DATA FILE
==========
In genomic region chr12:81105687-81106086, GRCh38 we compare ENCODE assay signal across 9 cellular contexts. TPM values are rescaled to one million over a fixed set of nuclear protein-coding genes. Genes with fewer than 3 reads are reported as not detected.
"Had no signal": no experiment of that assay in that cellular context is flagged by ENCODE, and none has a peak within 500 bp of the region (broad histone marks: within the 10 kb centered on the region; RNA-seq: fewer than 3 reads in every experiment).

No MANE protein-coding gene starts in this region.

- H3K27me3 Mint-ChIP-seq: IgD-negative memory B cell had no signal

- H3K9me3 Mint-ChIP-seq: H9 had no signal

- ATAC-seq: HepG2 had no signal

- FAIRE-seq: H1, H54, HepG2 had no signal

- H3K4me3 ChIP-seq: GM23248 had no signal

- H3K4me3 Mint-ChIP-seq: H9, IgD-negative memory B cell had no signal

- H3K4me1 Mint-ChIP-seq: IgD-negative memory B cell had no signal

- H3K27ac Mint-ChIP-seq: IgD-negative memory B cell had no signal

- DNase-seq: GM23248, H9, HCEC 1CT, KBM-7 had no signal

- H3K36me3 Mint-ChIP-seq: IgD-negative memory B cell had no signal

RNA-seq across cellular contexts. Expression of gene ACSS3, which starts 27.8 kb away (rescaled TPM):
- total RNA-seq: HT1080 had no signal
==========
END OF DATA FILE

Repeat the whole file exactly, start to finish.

In genomic region chr12:81105687-81106086, GRCh38 we compare ENCODE assay signal across 9 cellular contexts. TPM values are rescaled to one million over a fixed set of nuclear protein-coding genes. Genes with fewer than 3 reads are reported as not detected.
"Had no signal": no experiment of that assay in that cellular context is flagged by ENCODE, and none has a peak within 500 bp of the region (broad histone marks: within the 10 kb centered on the region; RNA-seq: fewer than 3 reads in every experiment).

No MANE protein-coding gene starts in this region.

- H3K27me3 Mint-ChIP-seq: IgD-negative memory B cell had no signal

- H3K9me3 Mint-ChIP-seq: H9 had no signal

- ATAC-seq: HepG2 had no signal

- FAIRE-seq: H1, H54, HepG2 had no signal

- H3K4me3 ChIP-seq: GM23248 had no signal

- H3K4me3 Mint-ChIP-seq: H9, IgD-negative memory B cell had no signal

- H3K4me1 Mint-ChIP-seq: IgD-negative memory B cell had no signal

- H3K27ac Mint-ChIP-seq: IgD-negative memory B cell had no signal

- DNase-seq: GM23248, H9, HCEC 1CT, KBM-7 had no signal

- H3K36me3 Mint-ChIP-seq: IgD-negative memory B cell had no signal

RNA-seq across cellular contexts. Expression of gene ACSS3, which starts 27.8 kb away (rescaled TPM):
- total RNA-seq: HT1080 had no signal